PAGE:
The return of the exiles (Bar 4:36-4:37)

“Look toward the east!

O Jerusalem!

See the joy

That is coming

To you

From God!

Look!

Your children

Are coming!

Those you sent away

Are coming.

They are gathered

From the east,

From the west,

At the word

Of the Holy One,

Rejoicing

In the glory

Of God.”

Jerusalem was to look to the east to see the joy of those coming back to Jerusalem. The children, who were sent away, are now returning to this holy city. They are being gathered from the east and the west at the word of the Holy One, not Yahweh. They are rejoicing in the glory of God.

The taunt against Babylon (Jer 50:11-50:13)

“‘Though you rejoice,

Though you exult,

O plunderers of my heritage,

Though you frisk about

Like a heifer

On the grass,

Though you neigh

Like stallions,

Your mother

Shall be utterly shamed.

She who bore you

Shall be disgraced.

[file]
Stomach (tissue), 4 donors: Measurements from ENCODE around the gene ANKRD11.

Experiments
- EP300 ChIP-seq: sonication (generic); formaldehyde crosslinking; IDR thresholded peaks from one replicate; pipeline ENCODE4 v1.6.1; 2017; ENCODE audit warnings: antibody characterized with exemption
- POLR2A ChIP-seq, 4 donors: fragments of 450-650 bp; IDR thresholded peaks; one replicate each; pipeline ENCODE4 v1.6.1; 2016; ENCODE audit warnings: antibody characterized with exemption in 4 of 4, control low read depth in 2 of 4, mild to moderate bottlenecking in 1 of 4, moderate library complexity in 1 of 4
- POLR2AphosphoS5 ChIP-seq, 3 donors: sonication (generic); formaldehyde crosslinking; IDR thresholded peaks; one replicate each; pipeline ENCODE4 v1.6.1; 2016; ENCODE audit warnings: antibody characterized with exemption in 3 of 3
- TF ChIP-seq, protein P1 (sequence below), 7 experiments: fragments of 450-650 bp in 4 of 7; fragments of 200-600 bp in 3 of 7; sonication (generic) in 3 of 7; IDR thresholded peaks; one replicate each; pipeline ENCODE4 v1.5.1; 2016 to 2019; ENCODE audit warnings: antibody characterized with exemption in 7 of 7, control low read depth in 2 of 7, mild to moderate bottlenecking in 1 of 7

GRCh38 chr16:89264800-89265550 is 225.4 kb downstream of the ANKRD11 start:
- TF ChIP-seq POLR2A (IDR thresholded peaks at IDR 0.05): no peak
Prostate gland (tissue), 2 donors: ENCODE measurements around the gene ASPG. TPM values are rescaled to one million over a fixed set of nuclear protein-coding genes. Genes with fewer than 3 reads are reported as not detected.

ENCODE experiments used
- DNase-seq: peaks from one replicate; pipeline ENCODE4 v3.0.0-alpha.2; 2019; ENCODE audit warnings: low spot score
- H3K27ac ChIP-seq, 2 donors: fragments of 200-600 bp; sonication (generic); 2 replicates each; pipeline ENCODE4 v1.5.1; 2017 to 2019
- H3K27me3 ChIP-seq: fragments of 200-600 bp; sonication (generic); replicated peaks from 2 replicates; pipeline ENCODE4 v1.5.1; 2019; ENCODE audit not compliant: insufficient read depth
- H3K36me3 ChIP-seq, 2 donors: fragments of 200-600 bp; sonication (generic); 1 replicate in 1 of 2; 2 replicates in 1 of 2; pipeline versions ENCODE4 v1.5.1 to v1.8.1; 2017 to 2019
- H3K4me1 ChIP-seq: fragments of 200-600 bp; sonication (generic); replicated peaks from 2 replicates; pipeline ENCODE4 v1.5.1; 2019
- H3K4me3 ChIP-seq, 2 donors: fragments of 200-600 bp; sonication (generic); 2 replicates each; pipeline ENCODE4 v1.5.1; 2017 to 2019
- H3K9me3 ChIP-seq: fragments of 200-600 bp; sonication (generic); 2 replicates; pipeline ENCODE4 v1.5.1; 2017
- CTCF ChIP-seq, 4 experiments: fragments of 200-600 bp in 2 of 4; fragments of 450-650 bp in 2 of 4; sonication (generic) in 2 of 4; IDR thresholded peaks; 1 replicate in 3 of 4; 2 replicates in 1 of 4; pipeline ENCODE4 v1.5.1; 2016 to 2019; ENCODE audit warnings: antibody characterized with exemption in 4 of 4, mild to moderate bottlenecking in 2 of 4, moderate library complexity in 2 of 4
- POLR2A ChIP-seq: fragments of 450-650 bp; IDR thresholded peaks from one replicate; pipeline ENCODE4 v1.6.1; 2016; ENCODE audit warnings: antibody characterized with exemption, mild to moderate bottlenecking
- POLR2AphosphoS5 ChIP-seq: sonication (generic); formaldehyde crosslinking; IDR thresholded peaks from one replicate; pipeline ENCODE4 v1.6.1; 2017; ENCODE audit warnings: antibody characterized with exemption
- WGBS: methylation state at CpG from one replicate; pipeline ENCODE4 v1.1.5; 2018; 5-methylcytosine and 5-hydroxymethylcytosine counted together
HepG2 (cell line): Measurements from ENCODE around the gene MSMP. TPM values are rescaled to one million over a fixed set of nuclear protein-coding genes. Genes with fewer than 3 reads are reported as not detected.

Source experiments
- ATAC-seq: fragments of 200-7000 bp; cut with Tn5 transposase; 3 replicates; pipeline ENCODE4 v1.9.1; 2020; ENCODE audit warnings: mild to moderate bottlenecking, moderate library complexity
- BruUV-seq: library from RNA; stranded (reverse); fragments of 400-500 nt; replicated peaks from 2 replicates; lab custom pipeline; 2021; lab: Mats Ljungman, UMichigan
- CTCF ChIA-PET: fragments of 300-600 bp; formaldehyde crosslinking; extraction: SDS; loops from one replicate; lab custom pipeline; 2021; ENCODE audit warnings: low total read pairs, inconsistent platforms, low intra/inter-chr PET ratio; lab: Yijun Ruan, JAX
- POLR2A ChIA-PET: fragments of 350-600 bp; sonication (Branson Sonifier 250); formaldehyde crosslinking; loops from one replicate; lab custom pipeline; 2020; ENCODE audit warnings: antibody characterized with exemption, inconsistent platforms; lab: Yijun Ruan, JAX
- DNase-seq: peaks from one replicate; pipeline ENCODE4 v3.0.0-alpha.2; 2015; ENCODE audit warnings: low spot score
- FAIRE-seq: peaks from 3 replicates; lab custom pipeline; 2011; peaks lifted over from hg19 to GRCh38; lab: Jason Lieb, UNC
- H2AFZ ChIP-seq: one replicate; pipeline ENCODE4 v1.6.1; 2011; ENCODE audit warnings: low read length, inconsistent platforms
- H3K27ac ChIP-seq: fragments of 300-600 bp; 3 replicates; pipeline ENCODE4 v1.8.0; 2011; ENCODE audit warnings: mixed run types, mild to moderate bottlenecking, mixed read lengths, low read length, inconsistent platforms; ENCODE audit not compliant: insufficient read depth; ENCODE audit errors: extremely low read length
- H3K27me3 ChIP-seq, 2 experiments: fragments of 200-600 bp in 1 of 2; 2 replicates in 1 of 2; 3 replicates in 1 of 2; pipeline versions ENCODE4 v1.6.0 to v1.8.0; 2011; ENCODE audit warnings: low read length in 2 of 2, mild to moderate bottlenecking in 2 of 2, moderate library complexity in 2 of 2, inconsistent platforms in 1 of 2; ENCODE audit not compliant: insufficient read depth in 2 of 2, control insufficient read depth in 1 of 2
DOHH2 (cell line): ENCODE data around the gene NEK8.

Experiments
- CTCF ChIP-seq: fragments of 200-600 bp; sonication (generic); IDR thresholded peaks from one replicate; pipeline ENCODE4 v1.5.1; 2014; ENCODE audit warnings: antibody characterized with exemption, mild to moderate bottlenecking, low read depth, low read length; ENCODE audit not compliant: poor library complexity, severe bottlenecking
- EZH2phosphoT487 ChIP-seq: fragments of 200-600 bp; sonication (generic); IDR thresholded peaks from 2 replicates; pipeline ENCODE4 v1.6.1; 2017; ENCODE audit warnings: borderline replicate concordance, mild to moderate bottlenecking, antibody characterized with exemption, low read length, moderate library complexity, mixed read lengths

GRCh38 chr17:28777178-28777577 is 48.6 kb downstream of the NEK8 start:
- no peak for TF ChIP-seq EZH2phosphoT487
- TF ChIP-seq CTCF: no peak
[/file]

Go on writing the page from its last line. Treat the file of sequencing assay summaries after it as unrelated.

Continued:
O!

She shall be

The last of the nations,

A wilderness,

A dry land,

A desert.

Because of the wrath

Of Yahweh,

She shall not be inhabited.

But she shall be

An utter desolation.

Everyone who passes

By Babylon

Shall be appalled.

They will hiss

Because of all her wounds.”

Then Yahweh via Jeremiah taunted Babylon, by indicating how they thought that they were superior with their plundering and rejoicing. They were like young heifers and stallions doing whatever they wanted to do. Now their mothers will be shamed and disgraced. They will become the last of the countries, as their land will become a wilderness, a dry land, like a desert. The wrath of Yahweh will not be held back. Babylon will be deserted and become an utter desolation. Everyone who passes by her will be appalled. They will hiss at all the wounds that they would see.

The restoration of joy and worship (Jer 33:11-33:11)

“There shall once more

Be heard

The voice of mirth,

The voice of gladness,

The voice of the bridegroom,

The voice of the bride,

The voices of those who sing,

As they bring thank offerings

To the house of Yahweh.

‘Give thanks

To Yahweh of hosts!

Yahweh is good!

His steadfast love

Endures forever!’

I will restore the fortunes

Of the land

As at first.’

Says Yahweh.”